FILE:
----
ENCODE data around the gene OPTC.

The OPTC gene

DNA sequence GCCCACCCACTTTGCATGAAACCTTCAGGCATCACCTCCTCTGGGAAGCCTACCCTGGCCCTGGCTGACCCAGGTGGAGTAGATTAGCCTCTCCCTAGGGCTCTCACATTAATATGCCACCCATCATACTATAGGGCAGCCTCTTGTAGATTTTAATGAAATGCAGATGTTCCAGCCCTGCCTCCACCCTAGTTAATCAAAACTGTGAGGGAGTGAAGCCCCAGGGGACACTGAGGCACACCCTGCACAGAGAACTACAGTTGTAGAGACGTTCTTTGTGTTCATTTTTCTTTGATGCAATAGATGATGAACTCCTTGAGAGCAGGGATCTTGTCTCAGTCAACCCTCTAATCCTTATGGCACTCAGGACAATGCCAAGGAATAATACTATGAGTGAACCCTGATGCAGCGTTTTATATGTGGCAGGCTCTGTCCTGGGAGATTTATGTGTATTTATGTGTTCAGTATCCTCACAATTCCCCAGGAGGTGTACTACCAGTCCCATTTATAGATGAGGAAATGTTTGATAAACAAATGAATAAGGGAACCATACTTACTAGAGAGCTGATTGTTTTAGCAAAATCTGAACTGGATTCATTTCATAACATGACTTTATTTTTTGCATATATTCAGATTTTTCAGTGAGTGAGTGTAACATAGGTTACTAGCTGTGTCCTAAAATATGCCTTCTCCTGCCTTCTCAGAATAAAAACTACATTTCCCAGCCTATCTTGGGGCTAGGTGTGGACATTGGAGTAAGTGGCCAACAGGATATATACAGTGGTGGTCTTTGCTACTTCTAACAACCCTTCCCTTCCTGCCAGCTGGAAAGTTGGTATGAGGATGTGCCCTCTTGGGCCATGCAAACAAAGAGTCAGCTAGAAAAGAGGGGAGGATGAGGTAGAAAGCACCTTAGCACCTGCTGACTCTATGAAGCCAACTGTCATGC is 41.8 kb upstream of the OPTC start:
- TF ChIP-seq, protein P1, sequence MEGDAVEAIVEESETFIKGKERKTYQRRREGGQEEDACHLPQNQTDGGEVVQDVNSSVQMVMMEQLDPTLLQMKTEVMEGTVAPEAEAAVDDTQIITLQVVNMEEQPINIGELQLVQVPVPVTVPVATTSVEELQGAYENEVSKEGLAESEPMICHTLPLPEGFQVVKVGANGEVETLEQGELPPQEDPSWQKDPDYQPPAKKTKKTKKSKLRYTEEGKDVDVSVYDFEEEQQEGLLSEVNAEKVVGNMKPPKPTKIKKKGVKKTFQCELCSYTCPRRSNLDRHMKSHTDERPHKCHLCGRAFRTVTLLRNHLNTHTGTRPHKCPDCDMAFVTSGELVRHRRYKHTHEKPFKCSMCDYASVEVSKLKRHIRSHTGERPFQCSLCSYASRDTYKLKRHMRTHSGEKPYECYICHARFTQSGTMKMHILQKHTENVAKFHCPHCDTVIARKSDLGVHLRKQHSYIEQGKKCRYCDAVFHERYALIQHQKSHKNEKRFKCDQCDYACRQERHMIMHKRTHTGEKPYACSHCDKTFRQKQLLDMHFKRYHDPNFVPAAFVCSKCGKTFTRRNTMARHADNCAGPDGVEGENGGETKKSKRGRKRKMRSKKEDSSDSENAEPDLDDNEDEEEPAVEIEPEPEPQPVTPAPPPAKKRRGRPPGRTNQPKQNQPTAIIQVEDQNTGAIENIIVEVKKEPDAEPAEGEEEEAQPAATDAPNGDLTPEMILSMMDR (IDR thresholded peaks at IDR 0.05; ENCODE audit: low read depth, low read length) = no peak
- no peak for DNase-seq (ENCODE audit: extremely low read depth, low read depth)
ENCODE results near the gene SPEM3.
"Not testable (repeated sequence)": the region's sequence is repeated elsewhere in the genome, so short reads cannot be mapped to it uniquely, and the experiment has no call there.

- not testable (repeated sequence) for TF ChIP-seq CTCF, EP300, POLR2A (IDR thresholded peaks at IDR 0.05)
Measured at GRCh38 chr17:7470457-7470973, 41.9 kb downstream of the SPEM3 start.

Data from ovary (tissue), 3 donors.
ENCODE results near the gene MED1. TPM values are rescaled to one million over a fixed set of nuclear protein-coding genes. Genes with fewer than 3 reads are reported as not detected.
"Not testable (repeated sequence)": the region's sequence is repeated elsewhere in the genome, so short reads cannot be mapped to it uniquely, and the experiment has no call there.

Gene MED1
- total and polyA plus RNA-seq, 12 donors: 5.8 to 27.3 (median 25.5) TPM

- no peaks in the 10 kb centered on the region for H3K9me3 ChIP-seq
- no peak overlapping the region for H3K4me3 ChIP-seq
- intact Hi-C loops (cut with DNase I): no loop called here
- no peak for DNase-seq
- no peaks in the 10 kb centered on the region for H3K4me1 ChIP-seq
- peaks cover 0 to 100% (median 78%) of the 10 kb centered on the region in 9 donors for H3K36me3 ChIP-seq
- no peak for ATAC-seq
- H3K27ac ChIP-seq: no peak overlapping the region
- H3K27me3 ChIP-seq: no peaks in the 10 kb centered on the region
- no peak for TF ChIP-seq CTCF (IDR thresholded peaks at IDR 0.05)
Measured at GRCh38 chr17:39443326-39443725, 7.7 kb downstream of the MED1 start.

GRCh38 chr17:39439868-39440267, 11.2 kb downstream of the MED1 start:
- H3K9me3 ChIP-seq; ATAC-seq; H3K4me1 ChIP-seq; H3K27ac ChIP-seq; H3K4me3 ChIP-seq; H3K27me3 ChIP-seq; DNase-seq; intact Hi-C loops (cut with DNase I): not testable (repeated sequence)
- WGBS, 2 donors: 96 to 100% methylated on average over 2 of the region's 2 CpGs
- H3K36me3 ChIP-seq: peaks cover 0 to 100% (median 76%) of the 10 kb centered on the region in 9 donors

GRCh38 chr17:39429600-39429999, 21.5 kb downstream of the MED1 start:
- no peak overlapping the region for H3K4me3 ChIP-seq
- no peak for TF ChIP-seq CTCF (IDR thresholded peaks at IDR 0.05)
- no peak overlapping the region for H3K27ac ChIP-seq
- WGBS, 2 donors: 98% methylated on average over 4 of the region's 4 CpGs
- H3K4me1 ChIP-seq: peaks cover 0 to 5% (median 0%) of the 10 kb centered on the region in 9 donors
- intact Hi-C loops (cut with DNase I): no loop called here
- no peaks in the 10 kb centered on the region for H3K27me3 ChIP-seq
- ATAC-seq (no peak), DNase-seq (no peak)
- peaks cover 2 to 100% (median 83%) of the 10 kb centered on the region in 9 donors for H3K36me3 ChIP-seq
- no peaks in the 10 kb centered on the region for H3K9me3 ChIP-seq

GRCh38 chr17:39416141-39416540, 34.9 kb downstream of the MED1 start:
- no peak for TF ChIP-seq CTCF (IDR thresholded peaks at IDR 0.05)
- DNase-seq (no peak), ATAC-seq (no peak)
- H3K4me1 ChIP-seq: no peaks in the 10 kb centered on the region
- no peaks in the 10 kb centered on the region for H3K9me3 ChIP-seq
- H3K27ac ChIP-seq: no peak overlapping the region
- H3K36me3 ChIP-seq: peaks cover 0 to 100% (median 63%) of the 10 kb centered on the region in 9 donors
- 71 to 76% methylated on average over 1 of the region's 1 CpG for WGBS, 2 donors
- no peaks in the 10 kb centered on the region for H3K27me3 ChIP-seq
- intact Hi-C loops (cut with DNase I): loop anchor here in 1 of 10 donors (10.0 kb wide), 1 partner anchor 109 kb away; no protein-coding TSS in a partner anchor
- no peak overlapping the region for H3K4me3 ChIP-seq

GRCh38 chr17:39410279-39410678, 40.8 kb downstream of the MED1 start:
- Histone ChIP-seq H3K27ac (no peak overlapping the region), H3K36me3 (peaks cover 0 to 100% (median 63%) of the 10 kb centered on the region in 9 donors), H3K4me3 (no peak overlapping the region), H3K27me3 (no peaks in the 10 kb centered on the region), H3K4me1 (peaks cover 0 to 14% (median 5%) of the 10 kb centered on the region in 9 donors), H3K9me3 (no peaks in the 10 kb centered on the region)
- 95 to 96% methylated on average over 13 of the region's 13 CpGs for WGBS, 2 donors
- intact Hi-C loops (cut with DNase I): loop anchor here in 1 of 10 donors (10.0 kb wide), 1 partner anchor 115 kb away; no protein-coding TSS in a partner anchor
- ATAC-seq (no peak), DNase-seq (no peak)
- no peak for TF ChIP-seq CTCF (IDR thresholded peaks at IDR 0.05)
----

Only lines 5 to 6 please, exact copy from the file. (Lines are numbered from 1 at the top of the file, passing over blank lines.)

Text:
- no peak for DNase-seq (ENCODE audit: extremely low read depth, low read depth)
ENCODE results near the gene SPEM3.